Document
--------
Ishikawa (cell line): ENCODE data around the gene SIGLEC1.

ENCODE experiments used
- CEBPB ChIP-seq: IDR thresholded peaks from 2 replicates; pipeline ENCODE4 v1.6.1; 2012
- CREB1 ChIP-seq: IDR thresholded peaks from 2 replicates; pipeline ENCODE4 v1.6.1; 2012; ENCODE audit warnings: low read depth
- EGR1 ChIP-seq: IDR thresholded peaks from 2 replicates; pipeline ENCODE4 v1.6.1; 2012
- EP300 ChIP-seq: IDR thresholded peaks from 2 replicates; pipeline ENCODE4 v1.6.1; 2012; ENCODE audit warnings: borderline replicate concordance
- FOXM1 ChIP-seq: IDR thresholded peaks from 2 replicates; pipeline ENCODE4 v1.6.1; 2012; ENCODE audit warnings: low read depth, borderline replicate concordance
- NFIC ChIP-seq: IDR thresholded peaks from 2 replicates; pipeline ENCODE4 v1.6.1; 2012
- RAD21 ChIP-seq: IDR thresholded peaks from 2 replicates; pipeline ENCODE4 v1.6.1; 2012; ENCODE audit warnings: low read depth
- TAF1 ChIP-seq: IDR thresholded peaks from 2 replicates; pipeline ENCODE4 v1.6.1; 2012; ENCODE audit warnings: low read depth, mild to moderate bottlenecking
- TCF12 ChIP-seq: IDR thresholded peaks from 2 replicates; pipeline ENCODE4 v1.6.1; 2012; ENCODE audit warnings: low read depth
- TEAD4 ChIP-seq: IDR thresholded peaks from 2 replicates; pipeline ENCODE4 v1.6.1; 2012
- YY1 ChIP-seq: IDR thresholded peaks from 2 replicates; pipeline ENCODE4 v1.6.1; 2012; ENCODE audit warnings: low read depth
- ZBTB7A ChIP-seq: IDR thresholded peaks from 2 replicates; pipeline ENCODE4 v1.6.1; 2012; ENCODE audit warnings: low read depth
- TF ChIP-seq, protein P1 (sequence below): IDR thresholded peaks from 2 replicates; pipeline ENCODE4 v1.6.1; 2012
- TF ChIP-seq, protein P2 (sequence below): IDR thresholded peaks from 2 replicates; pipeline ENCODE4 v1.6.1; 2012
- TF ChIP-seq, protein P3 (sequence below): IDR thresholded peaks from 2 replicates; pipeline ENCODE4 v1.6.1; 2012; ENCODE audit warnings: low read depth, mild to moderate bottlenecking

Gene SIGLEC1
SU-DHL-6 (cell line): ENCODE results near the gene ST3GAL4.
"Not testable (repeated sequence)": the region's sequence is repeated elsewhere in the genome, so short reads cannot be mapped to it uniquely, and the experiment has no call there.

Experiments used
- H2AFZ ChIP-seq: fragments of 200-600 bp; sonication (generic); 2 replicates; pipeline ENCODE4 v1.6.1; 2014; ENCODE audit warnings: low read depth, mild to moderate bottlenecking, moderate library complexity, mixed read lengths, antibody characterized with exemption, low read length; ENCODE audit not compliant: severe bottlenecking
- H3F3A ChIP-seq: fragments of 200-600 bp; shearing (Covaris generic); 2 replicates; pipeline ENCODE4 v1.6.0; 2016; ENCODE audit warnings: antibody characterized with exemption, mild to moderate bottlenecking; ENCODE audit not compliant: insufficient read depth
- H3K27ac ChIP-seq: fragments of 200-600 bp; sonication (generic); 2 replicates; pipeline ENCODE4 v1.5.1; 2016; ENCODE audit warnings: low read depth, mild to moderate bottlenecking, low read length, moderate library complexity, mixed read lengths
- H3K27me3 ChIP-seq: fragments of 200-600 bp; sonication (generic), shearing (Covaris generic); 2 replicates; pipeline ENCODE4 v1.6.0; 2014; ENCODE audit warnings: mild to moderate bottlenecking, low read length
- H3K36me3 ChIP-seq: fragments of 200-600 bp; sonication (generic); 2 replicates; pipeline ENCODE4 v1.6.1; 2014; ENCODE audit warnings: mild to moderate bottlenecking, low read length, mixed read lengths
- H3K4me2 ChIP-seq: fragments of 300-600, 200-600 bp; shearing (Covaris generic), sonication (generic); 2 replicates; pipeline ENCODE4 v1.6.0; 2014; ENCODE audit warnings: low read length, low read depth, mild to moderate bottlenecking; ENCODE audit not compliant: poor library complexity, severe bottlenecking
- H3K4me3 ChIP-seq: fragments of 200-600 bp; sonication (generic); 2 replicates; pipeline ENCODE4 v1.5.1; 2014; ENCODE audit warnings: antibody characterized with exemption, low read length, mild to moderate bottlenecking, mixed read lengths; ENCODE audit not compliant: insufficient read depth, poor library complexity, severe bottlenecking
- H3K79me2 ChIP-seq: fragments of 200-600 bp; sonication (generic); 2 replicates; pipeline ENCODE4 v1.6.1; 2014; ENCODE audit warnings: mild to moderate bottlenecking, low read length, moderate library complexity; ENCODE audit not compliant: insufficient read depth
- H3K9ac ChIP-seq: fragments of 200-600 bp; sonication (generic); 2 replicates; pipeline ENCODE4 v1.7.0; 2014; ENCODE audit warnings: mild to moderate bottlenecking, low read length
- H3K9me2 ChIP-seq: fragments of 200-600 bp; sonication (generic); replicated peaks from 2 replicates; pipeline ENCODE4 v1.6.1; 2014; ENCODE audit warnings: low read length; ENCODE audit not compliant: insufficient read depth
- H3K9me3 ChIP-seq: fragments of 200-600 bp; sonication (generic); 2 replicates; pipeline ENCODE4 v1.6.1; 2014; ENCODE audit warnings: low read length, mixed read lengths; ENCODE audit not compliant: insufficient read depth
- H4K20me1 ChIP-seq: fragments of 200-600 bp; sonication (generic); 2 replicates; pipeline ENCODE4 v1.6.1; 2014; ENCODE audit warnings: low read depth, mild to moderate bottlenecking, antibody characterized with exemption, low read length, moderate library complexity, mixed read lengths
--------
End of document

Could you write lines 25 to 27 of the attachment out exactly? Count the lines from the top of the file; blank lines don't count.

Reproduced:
- H3K27me3 ChIP-seq: fragments of 200-600 bp; sonication (generic), shearing (Covaris generic); 2 replicates; pipeline ENCODE4 v1.6.0; 2014; ENCODE audit warnings: mild to moderate bottlenecking, low read length
- H3K36me3 ChIP-seq: fragments of 200-600 bp; sonication (generic); 2 replicates; pipeline ENCODE4 v1.6.1; 2014; ENCODE audit warnings: mild to moderate bottlenecking, low read length, mixed read lengths
- H3K4me2 ChIP-seq: fragments of 300-600, 200-600 bp; shearing (Covaris generic), sonication (generic); 2 replicates; pipeline ENCODE4 v1.6.0; 2014; ENCODE audit warnings: low read length, low read depth, mild to moderate bottlenecking; ENCODE audit not compliant: poor library complexity, severe bottlenecking